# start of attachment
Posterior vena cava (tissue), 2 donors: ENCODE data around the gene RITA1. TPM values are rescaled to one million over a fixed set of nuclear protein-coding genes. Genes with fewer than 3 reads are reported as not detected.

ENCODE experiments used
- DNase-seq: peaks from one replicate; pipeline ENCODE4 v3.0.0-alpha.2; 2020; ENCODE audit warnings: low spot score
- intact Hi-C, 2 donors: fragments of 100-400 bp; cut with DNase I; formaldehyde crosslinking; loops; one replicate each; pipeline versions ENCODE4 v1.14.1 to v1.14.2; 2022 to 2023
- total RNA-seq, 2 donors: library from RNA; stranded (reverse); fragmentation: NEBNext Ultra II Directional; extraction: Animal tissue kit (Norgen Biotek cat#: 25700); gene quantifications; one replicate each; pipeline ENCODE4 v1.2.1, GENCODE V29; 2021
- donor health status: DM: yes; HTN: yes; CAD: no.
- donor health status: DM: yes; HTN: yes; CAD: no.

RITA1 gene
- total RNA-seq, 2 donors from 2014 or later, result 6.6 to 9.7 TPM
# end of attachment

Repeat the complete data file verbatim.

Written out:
Posterior vena cava (tissue), 2 donors: ENCODE data around the gene RITA1. TPM values are rescaled to one million over a fixed set of nuclear protein-coding genes. Genes with fewer than 3 reads are reported as not detected.

ENCODE experiments used
- DNase-seq: peaks from one replicate; pipeline ENCODE4 v3.0.0-alpha.2; 2020; ENCODE audit warnings: low spot score
- intact Hi-C, 2 donors: fragments of 100-400 bp; cut with DNase I; formaldehyde crosslinking; loops; one replicate each; pipeline versions ENCODE4 v1.14.1 to v1.14.2; 2022 to 2023
- total RNA-seq, 2 donors: library from RNA; stranded (reverse); fragmentation: NEBNext Ultra II Directional; extraction: Animal tissue kit (Norgen Biotek cat#: 25700); gene quantifications; one replicate each; pipeline ENCODE4 v1.2.1, GENCODE V29; 2021
- donor health status: DM: yes; HTN: yes; CAD: no.
- donor health status: DM: yes; HTN: yes; CAD: no.

RITA1 gene
- total RNA-seq, 2 donors from 2014 or later, result 6.6 to 9.7 TPM